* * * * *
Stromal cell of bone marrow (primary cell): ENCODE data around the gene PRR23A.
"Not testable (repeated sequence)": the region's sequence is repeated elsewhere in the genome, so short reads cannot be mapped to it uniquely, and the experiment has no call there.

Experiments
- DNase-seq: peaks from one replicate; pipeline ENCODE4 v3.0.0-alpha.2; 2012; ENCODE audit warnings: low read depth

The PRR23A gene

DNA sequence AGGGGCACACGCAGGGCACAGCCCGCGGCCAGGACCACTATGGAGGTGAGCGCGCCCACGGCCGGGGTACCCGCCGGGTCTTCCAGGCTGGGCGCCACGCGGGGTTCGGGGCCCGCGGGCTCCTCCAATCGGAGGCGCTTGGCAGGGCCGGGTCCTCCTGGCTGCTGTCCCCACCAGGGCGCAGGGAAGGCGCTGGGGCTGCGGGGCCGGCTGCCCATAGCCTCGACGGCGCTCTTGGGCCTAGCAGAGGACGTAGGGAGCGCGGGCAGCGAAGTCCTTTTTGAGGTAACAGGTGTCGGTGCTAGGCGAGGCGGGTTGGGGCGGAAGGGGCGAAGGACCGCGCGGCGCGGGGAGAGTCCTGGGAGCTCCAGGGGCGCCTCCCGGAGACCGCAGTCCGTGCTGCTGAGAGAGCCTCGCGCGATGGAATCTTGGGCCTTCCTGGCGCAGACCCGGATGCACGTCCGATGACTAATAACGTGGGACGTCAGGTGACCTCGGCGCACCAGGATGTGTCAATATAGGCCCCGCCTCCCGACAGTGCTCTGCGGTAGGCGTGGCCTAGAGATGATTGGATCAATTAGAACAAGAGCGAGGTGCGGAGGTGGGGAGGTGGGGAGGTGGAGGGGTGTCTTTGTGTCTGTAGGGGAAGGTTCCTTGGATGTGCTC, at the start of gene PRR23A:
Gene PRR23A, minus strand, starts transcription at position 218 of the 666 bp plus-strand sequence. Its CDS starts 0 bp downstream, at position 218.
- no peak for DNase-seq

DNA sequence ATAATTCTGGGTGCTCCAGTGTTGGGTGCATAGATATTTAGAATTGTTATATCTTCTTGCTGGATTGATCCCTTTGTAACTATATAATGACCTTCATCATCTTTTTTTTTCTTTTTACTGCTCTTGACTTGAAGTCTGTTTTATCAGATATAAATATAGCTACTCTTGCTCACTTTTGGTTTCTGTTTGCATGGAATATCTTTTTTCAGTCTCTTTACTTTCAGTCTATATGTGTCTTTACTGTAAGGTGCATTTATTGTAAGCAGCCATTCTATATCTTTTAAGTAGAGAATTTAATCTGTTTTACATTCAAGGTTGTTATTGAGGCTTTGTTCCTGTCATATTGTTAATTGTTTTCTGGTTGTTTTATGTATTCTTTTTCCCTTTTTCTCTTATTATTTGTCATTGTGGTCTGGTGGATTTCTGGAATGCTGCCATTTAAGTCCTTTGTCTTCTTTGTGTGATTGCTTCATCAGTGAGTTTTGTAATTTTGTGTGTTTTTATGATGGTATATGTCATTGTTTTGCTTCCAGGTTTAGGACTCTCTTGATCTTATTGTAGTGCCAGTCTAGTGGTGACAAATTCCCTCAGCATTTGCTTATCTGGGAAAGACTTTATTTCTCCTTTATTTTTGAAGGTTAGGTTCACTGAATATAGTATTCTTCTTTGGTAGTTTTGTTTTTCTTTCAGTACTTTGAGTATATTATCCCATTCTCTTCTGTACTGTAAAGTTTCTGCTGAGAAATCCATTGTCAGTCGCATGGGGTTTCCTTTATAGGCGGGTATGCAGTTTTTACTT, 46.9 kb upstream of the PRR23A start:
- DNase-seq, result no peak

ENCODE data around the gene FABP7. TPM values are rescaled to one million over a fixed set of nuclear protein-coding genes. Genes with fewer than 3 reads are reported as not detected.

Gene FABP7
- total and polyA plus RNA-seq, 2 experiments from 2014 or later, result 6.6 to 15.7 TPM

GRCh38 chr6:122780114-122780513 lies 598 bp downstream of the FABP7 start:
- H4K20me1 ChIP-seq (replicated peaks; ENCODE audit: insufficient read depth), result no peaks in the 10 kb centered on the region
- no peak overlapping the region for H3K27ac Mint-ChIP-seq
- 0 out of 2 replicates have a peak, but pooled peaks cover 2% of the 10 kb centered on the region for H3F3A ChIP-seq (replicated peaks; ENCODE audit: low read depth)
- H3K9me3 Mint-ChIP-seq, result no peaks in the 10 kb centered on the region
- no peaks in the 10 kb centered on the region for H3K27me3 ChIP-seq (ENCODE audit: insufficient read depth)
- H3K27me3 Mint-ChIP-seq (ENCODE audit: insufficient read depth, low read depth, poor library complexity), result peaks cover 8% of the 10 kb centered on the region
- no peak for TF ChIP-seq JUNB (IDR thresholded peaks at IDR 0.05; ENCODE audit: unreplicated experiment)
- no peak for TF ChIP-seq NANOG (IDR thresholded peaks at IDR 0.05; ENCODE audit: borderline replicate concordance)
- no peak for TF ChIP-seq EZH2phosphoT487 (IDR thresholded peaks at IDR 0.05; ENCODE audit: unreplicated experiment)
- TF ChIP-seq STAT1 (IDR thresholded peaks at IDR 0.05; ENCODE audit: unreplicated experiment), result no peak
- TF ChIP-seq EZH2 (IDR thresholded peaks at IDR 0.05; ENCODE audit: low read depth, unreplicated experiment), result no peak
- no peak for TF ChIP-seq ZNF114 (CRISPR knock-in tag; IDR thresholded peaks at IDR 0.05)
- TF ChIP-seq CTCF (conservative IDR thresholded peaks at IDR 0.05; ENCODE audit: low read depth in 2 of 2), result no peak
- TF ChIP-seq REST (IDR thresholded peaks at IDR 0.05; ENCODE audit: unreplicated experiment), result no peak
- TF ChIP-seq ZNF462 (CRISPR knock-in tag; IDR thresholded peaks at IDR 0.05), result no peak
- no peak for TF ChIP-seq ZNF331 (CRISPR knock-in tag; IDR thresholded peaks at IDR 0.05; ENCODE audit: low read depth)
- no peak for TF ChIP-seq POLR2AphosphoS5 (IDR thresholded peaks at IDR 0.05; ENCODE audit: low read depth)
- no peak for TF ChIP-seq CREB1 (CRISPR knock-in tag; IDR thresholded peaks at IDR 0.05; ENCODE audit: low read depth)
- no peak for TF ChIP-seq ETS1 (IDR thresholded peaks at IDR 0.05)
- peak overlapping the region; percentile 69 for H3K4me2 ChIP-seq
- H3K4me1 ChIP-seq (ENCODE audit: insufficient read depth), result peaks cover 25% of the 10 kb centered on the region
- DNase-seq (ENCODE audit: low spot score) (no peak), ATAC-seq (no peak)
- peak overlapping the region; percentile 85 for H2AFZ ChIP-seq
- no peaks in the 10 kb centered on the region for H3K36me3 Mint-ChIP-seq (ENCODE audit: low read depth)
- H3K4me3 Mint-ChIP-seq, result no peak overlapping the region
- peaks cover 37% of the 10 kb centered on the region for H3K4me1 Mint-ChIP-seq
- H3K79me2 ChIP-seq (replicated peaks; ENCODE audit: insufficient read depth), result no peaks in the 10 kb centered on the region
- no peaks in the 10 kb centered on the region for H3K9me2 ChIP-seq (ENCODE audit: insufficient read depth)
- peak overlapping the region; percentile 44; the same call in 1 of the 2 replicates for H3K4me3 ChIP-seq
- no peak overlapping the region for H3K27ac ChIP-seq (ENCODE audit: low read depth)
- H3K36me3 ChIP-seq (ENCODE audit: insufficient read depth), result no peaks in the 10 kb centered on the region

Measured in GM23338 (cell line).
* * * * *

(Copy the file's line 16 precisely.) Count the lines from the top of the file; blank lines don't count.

- no peak overlapping the region for H3K27ac Mint-ChIP-seq